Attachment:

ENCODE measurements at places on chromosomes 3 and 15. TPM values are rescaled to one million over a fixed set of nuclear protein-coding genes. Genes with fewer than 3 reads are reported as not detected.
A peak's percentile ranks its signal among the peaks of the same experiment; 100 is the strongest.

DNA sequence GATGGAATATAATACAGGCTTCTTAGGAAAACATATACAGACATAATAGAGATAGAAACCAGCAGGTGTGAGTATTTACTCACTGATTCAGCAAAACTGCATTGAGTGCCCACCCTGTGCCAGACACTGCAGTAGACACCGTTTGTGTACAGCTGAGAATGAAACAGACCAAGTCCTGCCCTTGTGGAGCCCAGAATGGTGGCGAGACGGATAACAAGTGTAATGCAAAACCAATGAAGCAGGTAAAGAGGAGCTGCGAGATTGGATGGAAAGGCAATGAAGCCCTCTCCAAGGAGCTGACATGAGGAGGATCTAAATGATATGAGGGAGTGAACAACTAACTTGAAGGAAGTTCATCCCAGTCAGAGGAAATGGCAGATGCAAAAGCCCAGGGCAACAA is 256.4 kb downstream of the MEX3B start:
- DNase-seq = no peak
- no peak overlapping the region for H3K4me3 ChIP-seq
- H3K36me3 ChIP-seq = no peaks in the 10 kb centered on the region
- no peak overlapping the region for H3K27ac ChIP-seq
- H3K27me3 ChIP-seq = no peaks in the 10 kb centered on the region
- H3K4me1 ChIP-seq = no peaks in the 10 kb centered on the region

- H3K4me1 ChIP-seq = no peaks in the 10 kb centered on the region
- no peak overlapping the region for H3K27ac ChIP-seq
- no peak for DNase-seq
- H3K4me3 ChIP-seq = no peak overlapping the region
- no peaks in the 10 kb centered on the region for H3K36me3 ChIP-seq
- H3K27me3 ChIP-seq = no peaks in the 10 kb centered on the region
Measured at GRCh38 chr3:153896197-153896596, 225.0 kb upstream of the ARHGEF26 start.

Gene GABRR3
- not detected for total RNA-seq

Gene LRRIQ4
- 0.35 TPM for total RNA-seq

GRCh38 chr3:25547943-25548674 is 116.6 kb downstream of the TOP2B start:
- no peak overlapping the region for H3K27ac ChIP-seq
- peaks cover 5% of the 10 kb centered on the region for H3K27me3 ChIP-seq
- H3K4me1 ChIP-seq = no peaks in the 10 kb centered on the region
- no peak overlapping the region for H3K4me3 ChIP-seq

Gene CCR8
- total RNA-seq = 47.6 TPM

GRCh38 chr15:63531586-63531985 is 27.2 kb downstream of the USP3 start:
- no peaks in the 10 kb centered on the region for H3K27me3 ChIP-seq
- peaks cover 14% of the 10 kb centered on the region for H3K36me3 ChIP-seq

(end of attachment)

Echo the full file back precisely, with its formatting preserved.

ENCODE measurements at places on chromosomes 3 and 15. TPM values are rescaled to one million over a fixed set of nuclear protein-coding genes. Genes with fewer than 3 reads are reported as not detected.
A peak's percentile ranks its signal among the peaks of the same experiment; 100 is the strongest.

DNA sequence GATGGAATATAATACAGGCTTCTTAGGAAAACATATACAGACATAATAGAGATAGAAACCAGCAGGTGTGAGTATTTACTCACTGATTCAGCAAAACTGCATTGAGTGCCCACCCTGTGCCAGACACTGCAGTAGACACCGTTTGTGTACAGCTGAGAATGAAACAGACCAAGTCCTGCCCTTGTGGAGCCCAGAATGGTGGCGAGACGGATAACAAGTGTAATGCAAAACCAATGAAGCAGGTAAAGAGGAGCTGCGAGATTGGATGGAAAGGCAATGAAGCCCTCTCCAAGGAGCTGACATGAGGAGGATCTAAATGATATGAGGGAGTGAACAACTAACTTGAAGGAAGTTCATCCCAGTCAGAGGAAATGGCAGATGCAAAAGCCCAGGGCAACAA is 256.4 kb downstream of the MEX3B start:
- DNase-seq = no peak
- no peak overlapping the region for H3K4me3 ChIP-seq
- H3K36me3 ChIP-seq = no peaks in the 10 kb centered on the region
- no peak overlapping the region for H3K27ac ChIP-seq
- H3K27me3 ChIP-seq = no peaks in the 10 kb centered on the region
- H3K4me1 ChIP-seq = no peaks in the 10 kb centered on the region

- H3K4me1 ChIP-seq = no peaks in the 10 kb centered on the region
- no peak overlapping the region for H3K27ac ChIP-seq
- no peak for DNase-seq
- H3K4me3 ChIP-seq = no peak overlapping the region
- no peaks in the 10 kb centered on the region for H3K36me3 ChIP-seq
- H3K27me3 ChIP-seq = no peaks in the 10 kb centered on the region
Measured at GRCh38 chr3:153896197-153896596, 225.0 kb upstream of the ARHGEF26 start.

Gene GABRR3
- not detected for total RNA-seq

Gene LRRIQ4
- 0.35 TPM for total RNA-seq

GRCh38 chr3:25547943-25548674 is 116.6 kb downstream of the TOP2B start:
- no peak overlapping the region for H3K27ac ChIP-seq
- peaks cover 5% of the 10 kb centered on the region for H3K27me3 ChIP-seq
- H3K4me1 ChIP-seq = no peaks in the 10 kb centered on the region
- no peak overlapping the region for H3K4me3 ChIP-seq

Gene CCR8
- total RNA-seq = 47.6 TPM

GRCh38 chr15:63531586-63531985 is 27.2 kb downstream of the USP3 start:
- no peaks in the 10 kb centered on the region for H3K27me3 ChIP-seq
- peaks cover 14% of the 10 kb centered on the region for H3K36me3 ChIP-seq